Yesterday Kevin Hall shared about his challenge with Cancer. That was nothing compared to dealing with his bipolar disorder. He tells us why.
My wife and children live with my Bipolar disorder. I live with the label, and the condition, and the stigma. Mostly, I live with my Selves.
None of us has it easy. “I wonder what Daddy will be like today?” is a thought they all have: our 11-year-old boy Rainer, or his 9-year-old brother Leo, or their 8-year-old sister Stevie, and especially the beautiful, compassionate Amanda who has known me since college. There’s no way for me to know exactly how often, but it’s surely a recurring thought for them. Maybe even eight days a week.
I try to imagine all the ways it sucks for them. (I’m clear on most of the ways it’s not a picnic for me, but every once in a while even “i” get surprised: for example, the regret of it not being easier —like it was yesterday —is its own challenge.)
There are the mornings I am in the kitchen while we’re making school lunches, but I am not present because I am so sad. I ask what I can do to help, knowing that what would actually be helpful is if I could figure it out myself. HATING that just asking took all I had.
There are the evenings when I am there in the room reading to the kids before bed, but I am not all there because I have three trains of thought in my head. I imagine it to be Herculean that I keep one of them on the kids. I tell the kids I’m sorry when I can’t answer one of their questions; I was only shunting the words through my mind to my mouth. I know that they must think that I wish I were anywhere but with them; they are probably right. They can’t possibly know that the reason I wish I were anywhere else is it KILLS me to let them down.
There are the times I visit my parents, and they have to guess which me has arrived on the doorstep. Silent and sullen Kevin, chatty and optimistic and expansive one, or the robot trying to play a role which his programming says is expected of him? I imagine the first is frustrating, the second is scary, and the third is painful in its clear dishonesty and evasiveness.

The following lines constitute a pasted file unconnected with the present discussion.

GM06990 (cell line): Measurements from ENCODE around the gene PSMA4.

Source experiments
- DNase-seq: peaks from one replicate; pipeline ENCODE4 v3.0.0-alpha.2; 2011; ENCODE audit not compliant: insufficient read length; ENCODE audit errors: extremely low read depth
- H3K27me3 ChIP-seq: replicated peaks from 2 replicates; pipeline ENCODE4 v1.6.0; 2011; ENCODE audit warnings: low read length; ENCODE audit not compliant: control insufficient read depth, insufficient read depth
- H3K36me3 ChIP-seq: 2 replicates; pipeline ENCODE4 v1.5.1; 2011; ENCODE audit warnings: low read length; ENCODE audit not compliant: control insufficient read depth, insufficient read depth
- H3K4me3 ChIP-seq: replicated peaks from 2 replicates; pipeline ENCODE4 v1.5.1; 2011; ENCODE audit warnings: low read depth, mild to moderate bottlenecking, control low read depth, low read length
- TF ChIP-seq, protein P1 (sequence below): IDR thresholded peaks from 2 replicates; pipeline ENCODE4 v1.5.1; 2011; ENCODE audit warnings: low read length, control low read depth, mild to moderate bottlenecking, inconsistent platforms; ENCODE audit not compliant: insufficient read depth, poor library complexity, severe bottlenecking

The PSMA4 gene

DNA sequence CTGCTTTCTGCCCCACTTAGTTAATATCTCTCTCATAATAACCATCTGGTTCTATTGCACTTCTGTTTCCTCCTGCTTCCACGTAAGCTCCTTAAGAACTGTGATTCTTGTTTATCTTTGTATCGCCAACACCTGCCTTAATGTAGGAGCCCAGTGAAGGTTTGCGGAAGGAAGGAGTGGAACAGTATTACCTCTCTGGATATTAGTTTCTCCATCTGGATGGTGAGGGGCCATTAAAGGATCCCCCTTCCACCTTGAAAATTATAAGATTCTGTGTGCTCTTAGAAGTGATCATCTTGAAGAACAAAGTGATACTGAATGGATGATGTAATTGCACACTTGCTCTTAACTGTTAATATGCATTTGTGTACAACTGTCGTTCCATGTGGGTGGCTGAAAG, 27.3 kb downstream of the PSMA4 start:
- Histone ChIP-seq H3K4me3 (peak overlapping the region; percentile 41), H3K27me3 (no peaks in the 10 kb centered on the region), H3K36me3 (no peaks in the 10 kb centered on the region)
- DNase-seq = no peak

There are the weekends, when life should be a celebration. But, it takes every ounce of my squeezed soul to get out of bed. And, it shows.
There are the weeknights, when it is well past my bedtime and I can’t put my book down but I finally get in bed, toss and turn for a few hours, and get back up at 4:00 A.M.
There is the media: you’re not quite doing it right if you’re not Happy Most of the Time. Like I needed another layer of guilt.
There are the (alleged) reflections of me in the TV and movie characters who are “Bipolar”. I don’t feel like they represent my version of mental illness very well, and they certainly don’t help diminish many myths. Why do they all have to be either wide-eyed prophets, geniuses, psychopaths, or pessimists on the order of Marvin from the Hitchhiker’s Guide to the Galaxy?
Someday, maybe the message in the ether will ring more true for me and my young family. More like this: you are doing it well if you are honest, and you continue to do your best to live with your angels and demons. You are doing it well if you always respect that it is hard for you, yourself, and you always remember that it is hard for them, your family and friends too.
Someday, maybe the feeling around me when I announce that I’m back in the hospital with a glitchy head will be more like #fuckmentalillness! Here’s a wise-color bracelet with an empathetic slogan for your wrist. Here’s a cheering section. Here, look at the paper today: Washington (Ottawa, Canberra…) is all over it.
Or—and I really would settle for this! —they could just stop saying “Why don’t you try harder?” Nobody ever said that to me when I got cancer the second time.
I want to hear that we are doing enough if we turn up, day after day, and carry the burden of life on earth with dignity.